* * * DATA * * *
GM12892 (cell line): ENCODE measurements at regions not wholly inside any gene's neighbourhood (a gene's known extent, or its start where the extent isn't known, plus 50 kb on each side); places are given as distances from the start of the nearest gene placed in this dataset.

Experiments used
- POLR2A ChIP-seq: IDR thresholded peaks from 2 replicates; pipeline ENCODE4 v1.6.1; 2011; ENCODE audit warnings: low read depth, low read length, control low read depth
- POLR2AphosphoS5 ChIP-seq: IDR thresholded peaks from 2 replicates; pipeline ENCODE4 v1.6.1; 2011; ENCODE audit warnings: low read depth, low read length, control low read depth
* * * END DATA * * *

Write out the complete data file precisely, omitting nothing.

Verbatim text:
GM12892 (cell line): ENCODE measurements at regions not wholly inside any gene's neighbourhood (a gene's known extent, or its start where the extent isn't known, plus 50 kb on each side); places are given as distances from the start of the nearest gene placed in this dataset.

Experiments used
- POLR2A ChIP-seq: IDR thresholded peaks from 2 replicates; pipeline ENCODE4 v1.6.1; 2011; ENCODE audit warnings: low read depth, low read length, control low read depth
- POLR2AphosphoS5 ChIP-seq: IDR thresholded peaks from 2 replicates; pipeline ENCODE4 v1.6.1; 2011; ENCODE audit warnings: low read depth, low read length, control low read depth